Director Nadav Schirman took a gamble when making his third feature: He assumed that his subjects and their intertwining stories were fascinating enough to sustain 90 minutes of what is essentially a documentary about two men talking. He assumed correctly, because The Green Prince builds to the same levels of psychological tension one could find in any spy thriller, all the while offering a rare look into the Israeli-Palestinian conflict. It is informative without being didactic, confident without bias—through only two viewpoints presented clearly, Schirman illustrates a magnificently bigger picture. —Jeremy Mathews


for-grace-cover.jpg 38. For Grace
Director: Mark Helenowski, Kevin Pang
Year: 2015
Those going into For Grace unfamiliar with chef Curtis Duffy might think it another on-trend slice of foodie porn about the latest culinary rockstar—and they’d be right, kind of. Chicago Tribune dining reporter/filmmaker Kevin Pang and filmmaker Mark Helenowski introduce Duffy as a two-Michelin-starred hotshot who sharpened his knives under Charlie Trotter and Grant Achatz before leaving his latest venture (Avenues) to open labor-of-love restaurant Grace. And that’s where the devastating backstory comes into focus. As the even-keeled, hyper-disciplined Duffy describes a troubled upbringing that involves the murder-suicide of his parents, viewers glimpse the moments that shaped the recently divorced father of two young girls. He frets over $1,000-a-pop dining room chairs, but he frets arguably more about an opening night visit from his middle school home-ec teacher, who took on a motherly role following his own mom’s death. Throughout, Duffy holds himself with a quiet dignity and, yes, grace that resonates on the elegant plates he crafts. So too does his staff, helmed by a GM/business partner who understands how important it is to make each diner feel special—Googling and social media searches of that night’s reservations are par for the course. At now $235 per tasting menu, such a personalized experience should go without saying, but the sincerity and gratitude is obvious. And, of course, the food looks nothing short of exquisite. —Amanda Schurr


civil-war-cover.jpg 37. The Civil War
Director: Ken Burns
Year: 1990
Ken Burns’s mammoth, beyond-classic documentary will stuff you so full of detail you’ll be dreaming of muttonchops and mournful fiddle music for weeks. It’s as good an anti-war film as any that’s been made, and you will leave The Civil War overwhelmed, staggered, devastated by the loss of so much blood and innocence, at once glorying in Emancipation and the heroes of the Union cause. Burns has been criticized for letting too much “Lost Cause” mythology seep into the project, but even if you see men like Virginians Robert E. Lee or Stonewall Jackson as morally complex—and morally compromised—figures by the end of the final “episode,” Burns leaves no room for interpretation: The War was fought over slavery, and the South almost burned the country down to ensure that institution’s survival. As a Virginian, and especially as a white Virginian from a rural family, you have to reckon with this knowledge if you want to achieve anything close to an honest view of yourself and where you come from. I’m unspeakably in love with Virginia, and proud of where I’m from in the abstract and arbitrary way most of us are proud of where we’re from, but I also never shake the unspeakable—or as Burns shows us, speakable—horrors inflicted by my home state upon thousands of dead in the name of, to put it simply, utter evil. That’s what being a Virginian is, in the end: coming right up against the worst of the American character, looking it in the eye, and trying for the rest of your intellectual life to come to grips with that. I’ll take it, if it means I’ll always be able to come home. The Civil War takes that feeling and casts it across the entire nation. If we can’t look at what we’ve done, Burns says, we’ll never forge ahead. —Corey Beasley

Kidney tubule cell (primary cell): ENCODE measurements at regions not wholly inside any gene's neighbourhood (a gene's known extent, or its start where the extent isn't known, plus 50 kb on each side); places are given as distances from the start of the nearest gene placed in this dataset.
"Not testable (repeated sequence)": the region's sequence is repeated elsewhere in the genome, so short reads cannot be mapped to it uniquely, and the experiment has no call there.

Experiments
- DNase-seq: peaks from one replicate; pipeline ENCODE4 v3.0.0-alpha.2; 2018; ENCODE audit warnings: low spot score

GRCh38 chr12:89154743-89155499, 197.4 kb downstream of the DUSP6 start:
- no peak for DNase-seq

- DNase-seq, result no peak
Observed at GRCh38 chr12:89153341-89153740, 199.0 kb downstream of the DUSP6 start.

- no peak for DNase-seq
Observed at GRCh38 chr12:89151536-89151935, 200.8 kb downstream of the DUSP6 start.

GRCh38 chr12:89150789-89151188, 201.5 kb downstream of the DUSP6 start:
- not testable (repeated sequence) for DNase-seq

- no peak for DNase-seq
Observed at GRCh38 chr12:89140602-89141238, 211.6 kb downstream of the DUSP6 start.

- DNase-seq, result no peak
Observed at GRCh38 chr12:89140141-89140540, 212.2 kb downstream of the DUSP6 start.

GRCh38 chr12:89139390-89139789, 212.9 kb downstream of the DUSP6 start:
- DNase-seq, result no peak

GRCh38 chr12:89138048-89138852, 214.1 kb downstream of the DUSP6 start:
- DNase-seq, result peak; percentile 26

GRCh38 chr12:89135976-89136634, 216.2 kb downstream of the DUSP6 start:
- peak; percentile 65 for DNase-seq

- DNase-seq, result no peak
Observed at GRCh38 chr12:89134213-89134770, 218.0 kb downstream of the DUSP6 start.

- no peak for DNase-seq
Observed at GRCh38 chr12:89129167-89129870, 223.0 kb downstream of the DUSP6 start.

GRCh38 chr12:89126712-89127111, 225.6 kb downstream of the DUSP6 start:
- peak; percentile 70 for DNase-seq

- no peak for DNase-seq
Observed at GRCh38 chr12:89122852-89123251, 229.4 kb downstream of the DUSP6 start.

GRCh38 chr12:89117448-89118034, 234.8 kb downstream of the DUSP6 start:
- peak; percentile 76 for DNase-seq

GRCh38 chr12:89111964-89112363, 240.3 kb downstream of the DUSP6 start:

36-Netflix-Docs_2015-girlhood.jpg 36. Girlhood
Director: Liz Garbus
Year: 2003
Prepared for the worst, especially given the typical tenor most documentaries of Girlhood’s ilk would adopt, anyone approaching Liz Garbus’s third feature might be surprised by the levity—the richness of it, even—at the heart of the film’s story. In closely following two Baltimore girls who each wound up in juvenile detention, Girlhood briskly passes through barely two years of life inside and then, more importantly, out, offering a significantly empathetic glimpse into both a social justice system beyond repair, as well as the people who do their best to keep it patched together. Garbus has forged a prolific body of film since—especially in documenting famously troubled American icons—but with Girlhood she may have made something she’ll never be able to top: a totally self-contained testament to American resilience. —DS